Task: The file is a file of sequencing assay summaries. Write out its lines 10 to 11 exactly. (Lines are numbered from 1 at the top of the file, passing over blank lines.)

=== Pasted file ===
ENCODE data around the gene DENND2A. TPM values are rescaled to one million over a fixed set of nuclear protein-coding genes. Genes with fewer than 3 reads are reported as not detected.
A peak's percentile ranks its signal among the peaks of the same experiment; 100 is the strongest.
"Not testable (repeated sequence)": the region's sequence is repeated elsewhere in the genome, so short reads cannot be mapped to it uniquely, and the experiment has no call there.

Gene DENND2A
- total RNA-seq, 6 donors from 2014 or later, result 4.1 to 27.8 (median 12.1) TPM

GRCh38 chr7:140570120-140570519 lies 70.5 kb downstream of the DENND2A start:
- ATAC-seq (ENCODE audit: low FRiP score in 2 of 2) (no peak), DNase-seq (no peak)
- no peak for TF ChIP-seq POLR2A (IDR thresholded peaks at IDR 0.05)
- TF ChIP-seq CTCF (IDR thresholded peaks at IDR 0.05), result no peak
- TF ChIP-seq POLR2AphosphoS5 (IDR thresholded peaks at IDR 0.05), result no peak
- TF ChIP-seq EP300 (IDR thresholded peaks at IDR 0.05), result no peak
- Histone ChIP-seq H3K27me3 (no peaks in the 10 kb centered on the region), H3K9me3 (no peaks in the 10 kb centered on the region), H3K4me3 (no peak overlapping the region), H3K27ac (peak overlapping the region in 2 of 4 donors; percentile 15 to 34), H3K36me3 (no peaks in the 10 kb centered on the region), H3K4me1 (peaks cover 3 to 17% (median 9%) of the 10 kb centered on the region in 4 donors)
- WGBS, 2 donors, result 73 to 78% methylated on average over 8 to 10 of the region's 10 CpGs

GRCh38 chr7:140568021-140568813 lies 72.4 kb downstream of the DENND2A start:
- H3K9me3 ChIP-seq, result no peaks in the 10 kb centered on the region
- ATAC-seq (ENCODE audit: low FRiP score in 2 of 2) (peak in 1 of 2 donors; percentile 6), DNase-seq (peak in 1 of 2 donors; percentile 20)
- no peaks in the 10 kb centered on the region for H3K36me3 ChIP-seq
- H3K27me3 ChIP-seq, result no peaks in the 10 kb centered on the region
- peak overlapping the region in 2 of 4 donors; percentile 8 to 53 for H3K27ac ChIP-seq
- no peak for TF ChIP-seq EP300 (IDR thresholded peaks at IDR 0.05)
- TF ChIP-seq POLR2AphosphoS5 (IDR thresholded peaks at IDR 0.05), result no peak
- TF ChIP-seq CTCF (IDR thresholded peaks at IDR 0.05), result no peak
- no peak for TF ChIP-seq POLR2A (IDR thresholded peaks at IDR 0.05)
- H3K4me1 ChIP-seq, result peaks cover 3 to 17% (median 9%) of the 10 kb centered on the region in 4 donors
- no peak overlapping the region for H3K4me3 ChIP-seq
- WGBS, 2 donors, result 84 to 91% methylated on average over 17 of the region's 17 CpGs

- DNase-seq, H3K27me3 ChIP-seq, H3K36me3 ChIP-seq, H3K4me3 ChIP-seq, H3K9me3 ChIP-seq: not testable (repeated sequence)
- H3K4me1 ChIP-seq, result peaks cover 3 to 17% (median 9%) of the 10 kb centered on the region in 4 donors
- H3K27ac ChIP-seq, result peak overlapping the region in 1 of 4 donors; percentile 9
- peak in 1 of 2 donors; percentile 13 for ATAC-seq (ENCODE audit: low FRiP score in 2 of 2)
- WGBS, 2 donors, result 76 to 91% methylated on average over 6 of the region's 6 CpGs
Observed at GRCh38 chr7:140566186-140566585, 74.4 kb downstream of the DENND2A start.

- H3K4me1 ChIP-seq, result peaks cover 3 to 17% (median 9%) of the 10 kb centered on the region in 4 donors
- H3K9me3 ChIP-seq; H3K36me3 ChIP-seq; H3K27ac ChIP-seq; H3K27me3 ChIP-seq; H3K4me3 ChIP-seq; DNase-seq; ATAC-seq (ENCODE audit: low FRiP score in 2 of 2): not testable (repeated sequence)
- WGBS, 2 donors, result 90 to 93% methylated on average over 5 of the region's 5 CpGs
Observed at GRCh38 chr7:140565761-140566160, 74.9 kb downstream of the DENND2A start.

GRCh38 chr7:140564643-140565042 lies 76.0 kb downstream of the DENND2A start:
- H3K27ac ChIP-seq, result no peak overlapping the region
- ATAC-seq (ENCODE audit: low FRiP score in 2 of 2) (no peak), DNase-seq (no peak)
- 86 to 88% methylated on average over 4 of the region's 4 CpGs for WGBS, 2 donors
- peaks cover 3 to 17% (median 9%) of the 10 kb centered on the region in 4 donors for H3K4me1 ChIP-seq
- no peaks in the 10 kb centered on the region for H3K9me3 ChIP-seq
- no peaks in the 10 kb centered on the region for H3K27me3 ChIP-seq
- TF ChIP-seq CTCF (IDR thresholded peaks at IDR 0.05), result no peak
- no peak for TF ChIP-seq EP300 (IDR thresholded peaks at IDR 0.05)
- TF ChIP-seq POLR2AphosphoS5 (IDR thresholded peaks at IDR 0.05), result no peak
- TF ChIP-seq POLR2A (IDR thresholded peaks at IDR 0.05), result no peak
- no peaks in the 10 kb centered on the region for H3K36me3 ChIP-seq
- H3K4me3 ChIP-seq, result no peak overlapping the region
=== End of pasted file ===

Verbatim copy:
- TF ChIP-seq POLR2AphosphoS5 (IDR thresholded peaks at IDR 0.05), result no peak
- TF ChIP-seq EP300 (IDR thresholded peaks at IDR 0.05), result no peak